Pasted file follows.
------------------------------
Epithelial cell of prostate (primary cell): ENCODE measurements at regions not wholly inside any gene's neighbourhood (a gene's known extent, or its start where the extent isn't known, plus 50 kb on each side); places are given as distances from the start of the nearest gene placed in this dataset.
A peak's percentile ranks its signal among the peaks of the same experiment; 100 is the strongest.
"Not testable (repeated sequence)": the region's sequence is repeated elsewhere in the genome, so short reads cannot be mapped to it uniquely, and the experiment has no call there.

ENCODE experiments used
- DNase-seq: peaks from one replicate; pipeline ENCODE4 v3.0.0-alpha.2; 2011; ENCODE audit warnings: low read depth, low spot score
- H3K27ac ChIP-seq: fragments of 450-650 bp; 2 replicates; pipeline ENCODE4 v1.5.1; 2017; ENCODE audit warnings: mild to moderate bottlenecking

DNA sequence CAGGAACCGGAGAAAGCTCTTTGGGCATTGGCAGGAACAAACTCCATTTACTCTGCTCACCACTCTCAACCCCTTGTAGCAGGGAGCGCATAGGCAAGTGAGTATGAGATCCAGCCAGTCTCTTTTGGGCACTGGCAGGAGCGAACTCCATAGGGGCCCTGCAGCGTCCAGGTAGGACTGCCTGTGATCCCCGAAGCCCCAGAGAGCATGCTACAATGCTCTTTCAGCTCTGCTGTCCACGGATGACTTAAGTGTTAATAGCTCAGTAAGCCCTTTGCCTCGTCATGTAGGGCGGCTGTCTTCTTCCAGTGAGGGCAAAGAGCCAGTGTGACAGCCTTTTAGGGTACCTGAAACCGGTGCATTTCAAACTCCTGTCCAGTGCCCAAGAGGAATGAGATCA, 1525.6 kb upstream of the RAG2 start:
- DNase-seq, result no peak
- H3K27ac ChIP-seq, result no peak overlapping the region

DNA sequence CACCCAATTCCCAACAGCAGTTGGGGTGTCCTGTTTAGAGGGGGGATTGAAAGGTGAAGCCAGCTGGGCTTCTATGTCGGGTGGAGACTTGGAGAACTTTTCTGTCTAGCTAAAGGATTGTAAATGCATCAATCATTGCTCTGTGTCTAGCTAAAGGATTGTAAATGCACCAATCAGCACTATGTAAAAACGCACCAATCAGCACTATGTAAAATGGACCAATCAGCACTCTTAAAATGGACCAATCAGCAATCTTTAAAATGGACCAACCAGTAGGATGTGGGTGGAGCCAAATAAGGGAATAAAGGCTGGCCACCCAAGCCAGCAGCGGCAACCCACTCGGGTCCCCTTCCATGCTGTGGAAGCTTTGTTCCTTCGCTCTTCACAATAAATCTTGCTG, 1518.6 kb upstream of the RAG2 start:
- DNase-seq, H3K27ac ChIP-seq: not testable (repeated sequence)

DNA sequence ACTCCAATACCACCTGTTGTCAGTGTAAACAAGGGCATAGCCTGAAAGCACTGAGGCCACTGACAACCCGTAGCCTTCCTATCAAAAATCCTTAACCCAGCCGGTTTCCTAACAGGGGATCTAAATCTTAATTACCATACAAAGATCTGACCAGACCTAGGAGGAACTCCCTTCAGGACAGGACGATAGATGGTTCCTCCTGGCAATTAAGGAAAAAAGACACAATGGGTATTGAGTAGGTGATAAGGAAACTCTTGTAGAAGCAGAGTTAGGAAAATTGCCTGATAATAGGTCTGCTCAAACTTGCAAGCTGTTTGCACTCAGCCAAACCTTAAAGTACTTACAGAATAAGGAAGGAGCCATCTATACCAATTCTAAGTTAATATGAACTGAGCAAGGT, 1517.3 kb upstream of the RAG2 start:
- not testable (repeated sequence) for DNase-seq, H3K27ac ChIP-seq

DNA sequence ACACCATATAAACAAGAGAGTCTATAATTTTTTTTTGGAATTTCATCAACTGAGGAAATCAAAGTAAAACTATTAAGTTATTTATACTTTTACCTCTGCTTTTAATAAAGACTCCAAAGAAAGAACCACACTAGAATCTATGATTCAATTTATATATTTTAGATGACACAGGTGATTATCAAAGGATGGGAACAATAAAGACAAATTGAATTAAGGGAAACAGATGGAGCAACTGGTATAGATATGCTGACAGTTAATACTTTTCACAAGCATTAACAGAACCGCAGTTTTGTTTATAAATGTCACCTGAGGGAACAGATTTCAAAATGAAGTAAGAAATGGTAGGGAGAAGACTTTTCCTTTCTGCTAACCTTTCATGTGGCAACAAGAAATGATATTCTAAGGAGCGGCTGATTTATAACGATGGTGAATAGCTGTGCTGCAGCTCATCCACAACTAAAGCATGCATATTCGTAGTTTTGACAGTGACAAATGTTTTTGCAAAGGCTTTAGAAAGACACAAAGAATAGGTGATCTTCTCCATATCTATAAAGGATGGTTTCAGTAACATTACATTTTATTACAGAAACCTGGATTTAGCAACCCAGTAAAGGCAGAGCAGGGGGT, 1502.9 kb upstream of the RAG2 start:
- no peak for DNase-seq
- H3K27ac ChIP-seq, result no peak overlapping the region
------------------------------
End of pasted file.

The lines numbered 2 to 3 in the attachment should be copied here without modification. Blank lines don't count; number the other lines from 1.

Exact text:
A peak's percentile ranks its signal among the peaks of the same experiment; 100 is the strongest.
"Not testable (repeated sequence)": the region's sequence is repeated elsewhere in the genome, so short reads cannot be mapped to it uniquely, and the experiment has no call there.